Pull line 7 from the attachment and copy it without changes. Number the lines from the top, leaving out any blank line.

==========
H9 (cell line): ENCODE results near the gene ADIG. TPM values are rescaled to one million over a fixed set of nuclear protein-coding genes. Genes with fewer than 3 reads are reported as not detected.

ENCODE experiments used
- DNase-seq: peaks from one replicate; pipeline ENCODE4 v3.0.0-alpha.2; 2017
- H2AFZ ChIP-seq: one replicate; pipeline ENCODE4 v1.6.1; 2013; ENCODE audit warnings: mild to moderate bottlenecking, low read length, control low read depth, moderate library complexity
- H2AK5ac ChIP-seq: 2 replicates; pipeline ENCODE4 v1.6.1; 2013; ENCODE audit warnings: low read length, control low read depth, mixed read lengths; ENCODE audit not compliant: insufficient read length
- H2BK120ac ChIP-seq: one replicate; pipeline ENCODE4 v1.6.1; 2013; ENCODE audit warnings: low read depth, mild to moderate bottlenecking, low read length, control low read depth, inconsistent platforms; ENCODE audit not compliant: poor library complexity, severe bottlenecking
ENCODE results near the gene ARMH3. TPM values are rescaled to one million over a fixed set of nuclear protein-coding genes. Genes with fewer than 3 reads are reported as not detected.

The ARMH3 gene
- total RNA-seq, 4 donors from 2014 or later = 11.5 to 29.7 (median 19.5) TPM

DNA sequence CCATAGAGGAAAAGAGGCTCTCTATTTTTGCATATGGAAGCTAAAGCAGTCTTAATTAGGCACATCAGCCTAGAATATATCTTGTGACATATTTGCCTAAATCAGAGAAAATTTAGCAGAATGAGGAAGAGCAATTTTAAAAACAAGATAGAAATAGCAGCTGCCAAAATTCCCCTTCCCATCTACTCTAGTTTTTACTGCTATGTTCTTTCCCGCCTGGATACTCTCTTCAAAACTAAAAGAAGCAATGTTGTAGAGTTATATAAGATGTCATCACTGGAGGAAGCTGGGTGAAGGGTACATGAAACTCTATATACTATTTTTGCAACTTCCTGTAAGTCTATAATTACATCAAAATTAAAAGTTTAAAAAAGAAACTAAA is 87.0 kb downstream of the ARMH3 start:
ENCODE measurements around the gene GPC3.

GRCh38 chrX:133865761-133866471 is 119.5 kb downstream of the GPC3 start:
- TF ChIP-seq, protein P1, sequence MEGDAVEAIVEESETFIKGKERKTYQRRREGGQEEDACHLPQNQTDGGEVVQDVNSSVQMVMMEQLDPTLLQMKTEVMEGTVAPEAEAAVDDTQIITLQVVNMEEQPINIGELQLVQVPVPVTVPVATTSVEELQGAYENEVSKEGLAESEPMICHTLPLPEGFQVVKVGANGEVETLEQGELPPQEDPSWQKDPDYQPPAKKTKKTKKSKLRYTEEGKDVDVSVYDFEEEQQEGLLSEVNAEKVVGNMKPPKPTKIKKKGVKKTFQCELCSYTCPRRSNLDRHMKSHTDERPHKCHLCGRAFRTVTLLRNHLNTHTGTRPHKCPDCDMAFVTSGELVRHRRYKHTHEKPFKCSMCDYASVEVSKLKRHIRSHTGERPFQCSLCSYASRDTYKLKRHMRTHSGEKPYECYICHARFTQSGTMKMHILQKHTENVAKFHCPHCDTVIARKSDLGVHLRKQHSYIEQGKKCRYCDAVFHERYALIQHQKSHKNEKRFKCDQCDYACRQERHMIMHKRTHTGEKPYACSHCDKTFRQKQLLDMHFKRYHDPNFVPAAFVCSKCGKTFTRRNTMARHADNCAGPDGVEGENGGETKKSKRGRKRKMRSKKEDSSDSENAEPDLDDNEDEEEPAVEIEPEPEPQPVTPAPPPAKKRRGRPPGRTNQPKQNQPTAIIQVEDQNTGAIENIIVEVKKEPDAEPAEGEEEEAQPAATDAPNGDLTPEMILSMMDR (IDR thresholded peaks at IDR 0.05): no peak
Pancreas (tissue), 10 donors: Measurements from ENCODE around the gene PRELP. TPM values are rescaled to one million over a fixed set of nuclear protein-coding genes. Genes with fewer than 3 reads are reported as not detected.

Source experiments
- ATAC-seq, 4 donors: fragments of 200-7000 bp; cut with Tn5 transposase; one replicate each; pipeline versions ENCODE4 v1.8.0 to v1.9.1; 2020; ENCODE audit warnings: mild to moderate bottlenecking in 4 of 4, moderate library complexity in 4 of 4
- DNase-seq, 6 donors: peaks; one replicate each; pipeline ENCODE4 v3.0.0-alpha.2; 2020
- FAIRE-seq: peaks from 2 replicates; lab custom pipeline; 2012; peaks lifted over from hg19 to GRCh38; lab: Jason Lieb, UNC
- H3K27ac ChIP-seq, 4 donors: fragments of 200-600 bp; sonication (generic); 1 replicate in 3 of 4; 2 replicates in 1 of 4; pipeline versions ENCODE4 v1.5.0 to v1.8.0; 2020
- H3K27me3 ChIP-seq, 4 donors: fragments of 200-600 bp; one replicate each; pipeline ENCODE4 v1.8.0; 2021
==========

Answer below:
ENCODE results near the gene ARMH3. TPM values are rescaled to one million over a fixed set of nuclear protein-coding genes. Genes with fewer than 3 reads are reported as not detected.